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Uneasy Bedfellows?: Natural Law and Protestant Theology

June 13th, 2008 | 3 min read

By Tex

If there is one idea that comes up in every lecture at Acton University, it is a particular view of the human person mentioned in shorthand as “Christian anthropology.”  This view of the human being as a person made in the image of God, made free, and having an essence or nature is integral to the second most bandied idea here at Acton—natural law.  Natural law, briefly described, is that law which is universally binding and universally accessible through the right operation of human reason.  While not necessarily a Christian idea, also being promulgated by Roman Stoic philosophers in an attempt to unify the Roman Empire across the vast geographic, cultural, and religious divides contained under the standard of the Imperial eagle, Christian theologians and thinkers found that a very similar idea was implicitly and explicitly stated in the Bible.  Drawing on this notion of universal truth, universal morals, and the unity of reason across the human race Christians were able to make sense of the universal message of Gospel in a variety of very different social contexts.

In more recent decades, however, the idea of natural law has fallen on hard times both among the world’s irreligious as well as, interestingly, many Protestant evangelicals.  In a thoughtful and clarifying Acton University lecture this morning, Dr. Stephen Grabill argued that much of the Protestant rejection of natural law can be traced to certain doctrinal emphases arising out of 19th century church teachings.  Besides tracing the historical legacy of 19th century Protestant thought, Grabill also suggested that many of difficulties plaguing evangelicals as they engage with their secular culture on social and political issues can be easily connected to an abandonment of the Christian heritage of natural law.

For many Protestants today, and more especially those in the Reformed tradition, natural law poses two problems, both of which have anthropological roots.  First is the problem of the nature of fallen man.  Theologians have argued about what sort of effect the Fall had on mankind and to what degree it distorted or destroyed the image of God in man.  Some Christians have argued that the Fall defaced but did not erase the image of God—men are fallen but are still capable of seeing, understanding, and moving towards goodness in some way.  This capability of seeing, understanding, and moving is located in part in the mind of man, as well as in his will, and desires.  In effect, while man has been tainted by sin he is capable of hearing and recognizing echoes of goodness as they are presented to him in the world and he can respond appropriately to them, however shadowy they might appear.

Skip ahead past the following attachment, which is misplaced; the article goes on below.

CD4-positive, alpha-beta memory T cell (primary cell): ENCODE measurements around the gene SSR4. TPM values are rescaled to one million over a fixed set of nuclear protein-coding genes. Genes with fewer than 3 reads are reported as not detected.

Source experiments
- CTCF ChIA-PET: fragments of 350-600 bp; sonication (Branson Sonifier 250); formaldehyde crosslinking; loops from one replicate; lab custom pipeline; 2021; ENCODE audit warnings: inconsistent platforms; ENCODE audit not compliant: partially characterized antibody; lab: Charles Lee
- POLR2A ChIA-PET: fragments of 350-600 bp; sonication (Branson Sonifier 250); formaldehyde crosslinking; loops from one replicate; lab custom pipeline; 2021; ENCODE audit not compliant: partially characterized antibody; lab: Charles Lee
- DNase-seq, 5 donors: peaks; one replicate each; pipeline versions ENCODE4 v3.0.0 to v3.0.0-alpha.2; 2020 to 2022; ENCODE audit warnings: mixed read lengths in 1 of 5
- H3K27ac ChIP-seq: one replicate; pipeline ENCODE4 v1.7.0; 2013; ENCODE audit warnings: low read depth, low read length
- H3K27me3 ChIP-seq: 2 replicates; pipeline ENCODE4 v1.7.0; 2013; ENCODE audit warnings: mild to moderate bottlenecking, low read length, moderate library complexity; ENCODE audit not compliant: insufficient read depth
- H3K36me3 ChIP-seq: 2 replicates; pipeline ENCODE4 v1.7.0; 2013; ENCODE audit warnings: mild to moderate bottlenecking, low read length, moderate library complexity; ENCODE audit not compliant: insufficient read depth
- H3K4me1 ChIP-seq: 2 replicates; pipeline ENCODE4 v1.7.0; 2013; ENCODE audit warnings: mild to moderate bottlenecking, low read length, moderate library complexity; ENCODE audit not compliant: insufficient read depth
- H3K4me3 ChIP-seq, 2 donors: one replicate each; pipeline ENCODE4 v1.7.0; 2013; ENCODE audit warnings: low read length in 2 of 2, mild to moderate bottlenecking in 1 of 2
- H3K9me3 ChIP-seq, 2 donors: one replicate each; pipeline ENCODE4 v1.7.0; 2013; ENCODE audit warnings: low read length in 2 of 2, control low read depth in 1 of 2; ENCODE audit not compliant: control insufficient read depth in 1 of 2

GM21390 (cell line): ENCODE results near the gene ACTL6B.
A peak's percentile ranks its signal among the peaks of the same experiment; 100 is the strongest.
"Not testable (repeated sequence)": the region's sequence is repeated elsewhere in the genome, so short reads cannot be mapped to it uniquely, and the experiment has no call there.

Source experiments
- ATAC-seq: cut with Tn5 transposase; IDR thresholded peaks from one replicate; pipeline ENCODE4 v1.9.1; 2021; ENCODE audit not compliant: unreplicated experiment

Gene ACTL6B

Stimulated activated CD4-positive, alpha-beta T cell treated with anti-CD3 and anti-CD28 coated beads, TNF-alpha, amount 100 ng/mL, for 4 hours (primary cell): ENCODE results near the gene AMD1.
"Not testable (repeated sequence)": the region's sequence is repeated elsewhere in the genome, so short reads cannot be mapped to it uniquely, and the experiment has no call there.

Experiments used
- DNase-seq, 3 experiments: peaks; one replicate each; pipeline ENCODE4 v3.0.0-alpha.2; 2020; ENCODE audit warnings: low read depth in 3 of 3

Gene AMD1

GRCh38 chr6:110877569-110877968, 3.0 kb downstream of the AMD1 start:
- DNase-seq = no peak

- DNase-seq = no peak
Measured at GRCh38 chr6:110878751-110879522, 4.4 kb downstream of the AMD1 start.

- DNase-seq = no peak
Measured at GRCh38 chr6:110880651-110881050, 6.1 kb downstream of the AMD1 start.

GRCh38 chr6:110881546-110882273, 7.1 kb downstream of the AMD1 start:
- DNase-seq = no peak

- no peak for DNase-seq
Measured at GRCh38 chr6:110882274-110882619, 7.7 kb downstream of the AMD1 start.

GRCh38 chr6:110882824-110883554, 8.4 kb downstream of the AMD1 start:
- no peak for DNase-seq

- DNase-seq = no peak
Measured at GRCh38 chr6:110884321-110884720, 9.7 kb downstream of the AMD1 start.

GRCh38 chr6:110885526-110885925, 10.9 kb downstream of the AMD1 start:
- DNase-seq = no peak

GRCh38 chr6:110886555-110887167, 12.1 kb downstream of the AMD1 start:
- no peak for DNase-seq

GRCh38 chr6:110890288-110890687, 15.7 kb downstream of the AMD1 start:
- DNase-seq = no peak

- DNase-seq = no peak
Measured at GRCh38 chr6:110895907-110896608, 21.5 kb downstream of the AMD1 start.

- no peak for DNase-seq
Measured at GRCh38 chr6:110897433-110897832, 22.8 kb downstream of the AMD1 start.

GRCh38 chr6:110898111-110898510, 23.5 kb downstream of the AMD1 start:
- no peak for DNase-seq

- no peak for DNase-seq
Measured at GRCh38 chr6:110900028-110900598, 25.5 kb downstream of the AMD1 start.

Other Christians posit that the Biblical language regarding the nature of man after his expulsion from Eden is sufficiently bleak to justify the view that, whatever the image of God in man might look like after being broken in the Fall, man is either unable or incapable of seeing, understanding, and moving towards goodness in any way; this view is most often articulated by Reformed theologians and thinkers like Barth and Van Til.  Salvation by grace alone and apart from any works of mankind is only one conclusion of this anthropological characterization; another conclusion is that, whether or not there is such a thing as natural or universal law, men are incapable of understanding or being obedient to this law in any meaningful fashion, without the saving grace of God applied through the regenerating work of the Holy Spirit in the soul of the individual.  This view of man makes it quite impossible for Christians to appeal to natural law and human reason as they communicate with non-Christians and attempt to rationally argue with them over issues of the common good.

Dr. Grabill suggested that this anthropological position (that of Barth, Van Til, et al) is inconsistent with Christian doctrine in general and with the thought of the early Reformers as well.  Barring deeper study in this issue (and I’m going to have to sit down with a copy of Herman Bavinck’s Dogmatics as soon as I get home), I am left with this question: Even if the early Reformers did not spell out an anthropology inconsistent with natural law and an apologetic that begins with a unifying appeal to human reason, were the seeds of such a view of mankind implicit in the fundamental Reformation formulation of the doctrines of original sin and salvation?  In other words, are the dogmatics of Barth and Van Til the logical conclusion of the Reformation’s theological assertions?